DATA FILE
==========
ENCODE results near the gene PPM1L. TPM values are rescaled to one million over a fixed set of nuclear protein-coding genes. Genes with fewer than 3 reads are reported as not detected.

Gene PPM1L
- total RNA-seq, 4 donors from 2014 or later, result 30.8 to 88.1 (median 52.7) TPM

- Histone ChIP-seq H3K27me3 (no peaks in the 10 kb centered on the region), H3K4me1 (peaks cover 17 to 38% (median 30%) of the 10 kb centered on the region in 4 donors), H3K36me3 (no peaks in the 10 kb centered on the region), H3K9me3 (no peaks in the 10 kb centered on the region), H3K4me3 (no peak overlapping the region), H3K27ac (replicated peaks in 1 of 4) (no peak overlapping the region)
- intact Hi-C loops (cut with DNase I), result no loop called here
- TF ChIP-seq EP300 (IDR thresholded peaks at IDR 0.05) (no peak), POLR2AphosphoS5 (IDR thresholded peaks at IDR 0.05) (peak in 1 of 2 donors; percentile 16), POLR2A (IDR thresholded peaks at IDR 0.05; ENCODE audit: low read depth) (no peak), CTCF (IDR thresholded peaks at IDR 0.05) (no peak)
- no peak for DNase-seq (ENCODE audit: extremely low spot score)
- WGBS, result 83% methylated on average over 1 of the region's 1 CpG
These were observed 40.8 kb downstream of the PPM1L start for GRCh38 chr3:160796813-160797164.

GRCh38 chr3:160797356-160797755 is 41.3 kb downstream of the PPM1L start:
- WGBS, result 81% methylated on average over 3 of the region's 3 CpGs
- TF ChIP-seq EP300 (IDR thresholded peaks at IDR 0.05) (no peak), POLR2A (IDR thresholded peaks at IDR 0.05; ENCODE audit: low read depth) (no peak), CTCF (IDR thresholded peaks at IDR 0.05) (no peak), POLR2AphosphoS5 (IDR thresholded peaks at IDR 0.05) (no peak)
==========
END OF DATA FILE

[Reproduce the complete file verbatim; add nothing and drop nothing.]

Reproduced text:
ENCODE results near the gene PPM1L. TPM values are rescaled to one million over a fixed set of nuclear protein-coding genes. Genes with fewer than 3 reads are reported as not detected.

Gene PPM1L
- total RNA-seq, 4 donors from 2014 or later, result 30.8 to 88.1 (median 52.7) TPM

- Histone ChIP-seq H3K27me3 (no peaks in the 10 kb centered on the region), H3K4me1 (peaks cover 17 to 38% (median 30%) of the 10 kb centered on the region in 4 donors), H3K36me3 (no peaks in the 10 kb centered on the region), H3K9me3 (no peaks in the 10 kb centered on the region), H3K4me3 (no peak overlapping the region), H3K27ac (replicated peaks in 1 of 4) (no peak overlapping the region)
- intact Hi-C loops (cut with DNase I), result no loop called here
- TF ChIP-seq EP300 (IDR thresholded peaks at IDR 0.05) (no peak), POLR2AphosphoS5 (IDR thresholded peaks at IDR 0.05) (peak in 1 of 2 donors; percentile 16), POLR2A (IDR thresholded peaks at IDR 0.05; ENCODE audit: low read depth) (no peak), CTCF (IDR thresholded peaks at IDR 0.05) (no peak)
- no peak for DNase-seq (ENCODE audit: extremely low spot score)
- WGBS, result 83% methylated on average over 1 of the region's 1 CpG
These were observed 40.8 kb downstream of the PPM1L start for GRCh38 chr3:160796813-160797164.

GRCh38 chr3:160797356-160797755 is 41.3 kb downstream of the PPM1L start:
- WGBS, result 81% methylated on average over 3 of the region's 3 CpGs
- TF ChIP-seq EP300 (IDR thresholded peaks at IDR 0.05) (no peak), POLR2A (IDR thresholded peaks at IDR 0.05; ENCODE audit: low read depth) (no peak), CTCF (IDR thresholded peaks at IDR 0.05) (no peak), POLR2AphosphoS5 (IDR thresholded peaks at IDR 0.05) (no peak)